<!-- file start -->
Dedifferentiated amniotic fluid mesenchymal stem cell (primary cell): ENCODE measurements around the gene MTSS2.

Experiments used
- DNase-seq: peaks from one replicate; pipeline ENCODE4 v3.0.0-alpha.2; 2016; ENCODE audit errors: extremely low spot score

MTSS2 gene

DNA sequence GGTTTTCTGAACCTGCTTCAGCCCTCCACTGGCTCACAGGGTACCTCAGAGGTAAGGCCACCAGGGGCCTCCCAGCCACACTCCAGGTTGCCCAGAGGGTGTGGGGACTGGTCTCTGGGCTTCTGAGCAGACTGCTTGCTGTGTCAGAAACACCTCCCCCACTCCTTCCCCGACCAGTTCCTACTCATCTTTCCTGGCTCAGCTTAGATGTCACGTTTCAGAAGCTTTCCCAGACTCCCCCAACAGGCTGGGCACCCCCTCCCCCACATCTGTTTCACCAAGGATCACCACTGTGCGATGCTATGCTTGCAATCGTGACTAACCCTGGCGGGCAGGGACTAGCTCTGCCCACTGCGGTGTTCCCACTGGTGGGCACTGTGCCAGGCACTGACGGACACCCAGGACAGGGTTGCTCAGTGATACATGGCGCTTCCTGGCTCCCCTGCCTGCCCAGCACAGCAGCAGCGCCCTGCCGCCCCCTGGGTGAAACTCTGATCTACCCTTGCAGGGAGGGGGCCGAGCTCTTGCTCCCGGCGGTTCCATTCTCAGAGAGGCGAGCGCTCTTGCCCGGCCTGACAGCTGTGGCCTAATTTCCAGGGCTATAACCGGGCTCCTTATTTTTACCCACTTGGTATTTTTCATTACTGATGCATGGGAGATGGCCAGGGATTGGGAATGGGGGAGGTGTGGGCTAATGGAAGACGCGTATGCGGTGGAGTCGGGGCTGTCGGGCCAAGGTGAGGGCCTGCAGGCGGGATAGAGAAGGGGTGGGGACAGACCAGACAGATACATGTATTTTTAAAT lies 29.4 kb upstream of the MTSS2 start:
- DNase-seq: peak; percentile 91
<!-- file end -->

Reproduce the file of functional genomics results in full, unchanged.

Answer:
Dedifferentiated amniotic fluid mesenchymal stem cell (primary cell): ENCODE measurements around the gene MTSS2.

Experiments used
- DNase-seq: peaks from one replicate; pipeline ENCODE4 v3.0.0-alpha.2; 2016; ENCODE audit errors: extremely low spot score

MTSS2 gene

DNA sequence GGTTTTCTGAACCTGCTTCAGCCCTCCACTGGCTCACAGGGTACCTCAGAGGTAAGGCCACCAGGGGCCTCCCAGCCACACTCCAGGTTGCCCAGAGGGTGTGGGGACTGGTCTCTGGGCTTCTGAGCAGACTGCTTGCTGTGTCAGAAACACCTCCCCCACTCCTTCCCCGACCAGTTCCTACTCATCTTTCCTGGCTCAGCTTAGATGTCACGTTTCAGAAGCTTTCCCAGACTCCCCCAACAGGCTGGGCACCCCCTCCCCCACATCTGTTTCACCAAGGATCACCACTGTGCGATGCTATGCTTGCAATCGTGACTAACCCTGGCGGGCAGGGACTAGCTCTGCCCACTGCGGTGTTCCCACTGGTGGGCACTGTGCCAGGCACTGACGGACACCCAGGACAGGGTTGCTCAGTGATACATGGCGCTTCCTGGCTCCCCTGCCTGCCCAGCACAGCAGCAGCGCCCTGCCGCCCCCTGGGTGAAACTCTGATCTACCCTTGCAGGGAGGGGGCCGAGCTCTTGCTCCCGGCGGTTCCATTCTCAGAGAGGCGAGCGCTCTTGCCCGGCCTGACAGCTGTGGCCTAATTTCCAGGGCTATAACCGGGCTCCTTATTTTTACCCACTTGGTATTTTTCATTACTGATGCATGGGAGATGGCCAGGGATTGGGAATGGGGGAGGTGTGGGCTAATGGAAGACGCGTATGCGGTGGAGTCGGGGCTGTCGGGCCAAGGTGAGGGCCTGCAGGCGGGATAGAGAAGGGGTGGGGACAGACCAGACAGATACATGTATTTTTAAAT lies 29.4 kb upstream of the MTSS2 start:
- DNase-seq: peak; percentile 91